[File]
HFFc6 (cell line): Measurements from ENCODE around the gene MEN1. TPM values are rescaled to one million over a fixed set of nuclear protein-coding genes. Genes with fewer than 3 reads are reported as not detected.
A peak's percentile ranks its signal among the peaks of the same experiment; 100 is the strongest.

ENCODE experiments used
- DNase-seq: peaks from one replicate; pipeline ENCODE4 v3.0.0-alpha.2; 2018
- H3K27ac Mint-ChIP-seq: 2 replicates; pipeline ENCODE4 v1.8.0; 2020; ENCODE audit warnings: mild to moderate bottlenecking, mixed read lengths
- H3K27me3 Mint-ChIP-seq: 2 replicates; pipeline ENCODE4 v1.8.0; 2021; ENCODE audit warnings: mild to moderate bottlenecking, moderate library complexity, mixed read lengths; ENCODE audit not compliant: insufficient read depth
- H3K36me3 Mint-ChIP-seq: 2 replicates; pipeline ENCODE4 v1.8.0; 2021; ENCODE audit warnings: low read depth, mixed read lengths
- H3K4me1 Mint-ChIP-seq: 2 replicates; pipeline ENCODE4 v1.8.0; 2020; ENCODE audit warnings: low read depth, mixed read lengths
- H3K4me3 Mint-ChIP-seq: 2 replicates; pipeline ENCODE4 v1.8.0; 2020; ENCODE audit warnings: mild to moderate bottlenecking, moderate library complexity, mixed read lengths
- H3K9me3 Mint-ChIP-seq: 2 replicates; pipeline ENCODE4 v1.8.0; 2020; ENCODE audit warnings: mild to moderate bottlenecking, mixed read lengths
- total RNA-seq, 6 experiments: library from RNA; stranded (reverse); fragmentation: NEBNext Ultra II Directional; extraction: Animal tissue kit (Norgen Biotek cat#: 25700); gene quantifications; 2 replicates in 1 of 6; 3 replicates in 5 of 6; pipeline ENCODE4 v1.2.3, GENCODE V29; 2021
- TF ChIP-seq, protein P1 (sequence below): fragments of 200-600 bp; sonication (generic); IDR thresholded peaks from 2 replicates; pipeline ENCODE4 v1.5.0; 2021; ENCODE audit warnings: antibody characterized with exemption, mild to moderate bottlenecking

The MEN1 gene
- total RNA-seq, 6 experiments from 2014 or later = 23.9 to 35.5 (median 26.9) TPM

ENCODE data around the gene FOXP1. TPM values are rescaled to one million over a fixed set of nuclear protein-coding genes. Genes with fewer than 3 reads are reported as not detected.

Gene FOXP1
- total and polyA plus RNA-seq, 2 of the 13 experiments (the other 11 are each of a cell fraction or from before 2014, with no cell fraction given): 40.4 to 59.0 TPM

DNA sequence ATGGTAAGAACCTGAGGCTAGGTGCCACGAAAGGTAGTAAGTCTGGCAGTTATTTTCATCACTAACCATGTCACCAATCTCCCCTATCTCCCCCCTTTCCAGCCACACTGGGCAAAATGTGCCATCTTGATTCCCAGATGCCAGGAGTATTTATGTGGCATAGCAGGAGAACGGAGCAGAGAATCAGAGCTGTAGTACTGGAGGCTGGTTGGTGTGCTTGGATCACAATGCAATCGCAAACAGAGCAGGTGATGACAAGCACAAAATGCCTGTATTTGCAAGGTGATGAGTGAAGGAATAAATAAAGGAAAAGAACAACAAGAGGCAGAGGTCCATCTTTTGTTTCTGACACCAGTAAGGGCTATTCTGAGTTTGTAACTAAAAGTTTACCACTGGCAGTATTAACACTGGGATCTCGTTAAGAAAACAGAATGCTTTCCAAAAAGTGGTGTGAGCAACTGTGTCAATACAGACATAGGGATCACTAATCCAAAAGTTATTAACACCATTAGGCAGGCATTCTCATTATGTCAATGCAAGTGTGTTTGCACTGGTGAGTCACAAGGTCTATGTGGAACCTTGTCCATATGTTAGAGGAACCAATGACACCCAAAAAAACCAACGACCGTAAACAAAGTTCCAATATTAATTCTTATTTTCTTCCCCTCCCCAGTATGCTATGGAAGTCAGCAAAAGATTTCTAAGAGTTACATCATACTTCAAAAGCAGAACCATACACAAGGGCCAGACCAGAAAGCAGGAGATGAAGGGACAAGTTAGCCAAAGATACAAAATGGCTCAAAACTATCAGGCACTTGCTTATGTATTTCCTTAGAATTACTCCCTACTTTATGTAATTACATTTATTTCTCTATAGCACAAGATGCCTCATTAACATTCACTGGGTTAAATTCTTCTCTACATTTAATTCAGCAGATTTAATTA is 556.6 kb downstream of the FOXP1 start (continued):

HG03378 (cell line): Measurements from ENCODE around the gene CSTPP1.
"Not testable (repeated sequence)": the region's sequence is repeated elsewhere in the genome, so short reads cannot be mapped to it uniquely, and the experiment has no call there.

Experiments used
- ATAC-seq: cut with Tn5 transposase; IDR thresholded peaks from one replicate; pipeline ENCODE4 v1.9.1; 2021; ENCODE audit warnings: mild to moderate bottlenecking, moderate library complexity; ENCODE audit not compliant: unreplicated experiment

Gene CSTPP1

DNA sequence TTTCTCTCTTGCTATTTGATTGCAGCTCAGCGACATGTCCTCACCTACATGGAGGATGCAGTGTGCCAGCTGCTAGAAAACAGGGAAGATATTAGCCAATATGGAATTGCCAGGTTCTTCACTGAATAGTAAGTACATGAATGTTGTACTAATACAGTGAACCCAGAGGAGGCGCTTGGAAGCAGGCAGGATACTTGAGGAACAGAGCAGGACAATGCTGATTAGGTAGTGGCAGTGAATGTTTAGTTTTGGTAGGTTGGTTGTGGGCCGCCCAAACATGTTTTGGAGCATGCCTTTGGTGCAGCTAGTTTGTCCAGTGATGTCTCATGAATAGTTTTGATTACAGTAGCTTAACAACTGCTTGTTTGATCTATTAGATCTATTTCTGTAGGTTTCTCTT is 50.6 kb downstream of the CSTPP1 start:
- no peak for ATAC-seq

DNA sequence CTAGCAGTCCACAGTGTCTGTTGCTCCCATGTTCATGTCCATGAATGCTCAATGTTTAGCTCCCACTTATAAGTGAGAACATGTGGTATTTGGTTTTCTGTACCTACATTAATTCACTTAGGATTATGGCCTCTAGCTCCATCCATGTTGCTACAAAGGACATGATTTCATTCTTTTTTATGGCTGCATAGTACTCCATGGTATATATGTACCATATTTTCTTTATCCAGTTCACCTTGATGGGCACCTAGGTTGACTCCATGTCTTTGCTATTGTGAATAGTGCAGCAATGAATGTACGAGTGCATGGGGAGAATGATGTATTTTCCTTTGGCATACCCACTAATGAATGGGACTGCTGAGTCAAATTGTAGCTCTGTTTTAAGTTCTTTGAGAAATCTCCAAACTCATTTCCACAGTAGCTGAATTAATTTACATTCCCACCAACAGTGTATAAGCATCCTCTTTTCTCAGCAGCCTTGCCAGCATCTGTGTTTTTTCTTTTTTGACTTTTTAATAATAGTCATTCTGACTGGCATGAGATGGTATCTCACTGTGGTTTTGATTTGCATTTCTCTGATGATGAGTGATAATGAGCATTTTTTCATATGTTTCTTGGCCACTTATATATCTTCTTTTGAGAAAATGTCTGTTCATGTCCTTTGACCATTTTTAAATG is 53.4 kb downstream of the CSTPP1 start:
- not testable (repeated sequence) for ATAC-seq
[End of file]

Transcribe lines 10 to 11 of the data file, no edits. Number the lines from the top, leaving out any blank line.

- H3K9me3 Mint-ChIP-seq: 2 replicates; pipeline ENCODE4 v1.8.0; 2020; ENCODE audit warnings: mild to moderate bottlenecking, mixed read lengths
- total RNA-seq, 6 experiments: library from RNA; stranded (reverse); fragmentation: NEBNext Ultra II Directional; extraction: Animal tissue kit (Norgen Biotek cat#: 25700); gene quantifications; 2 replicates in 1 of 6; 3 replicates in 5 of 6; pipeline ENCODE4 v1.2.3, GENCODE V29; 2021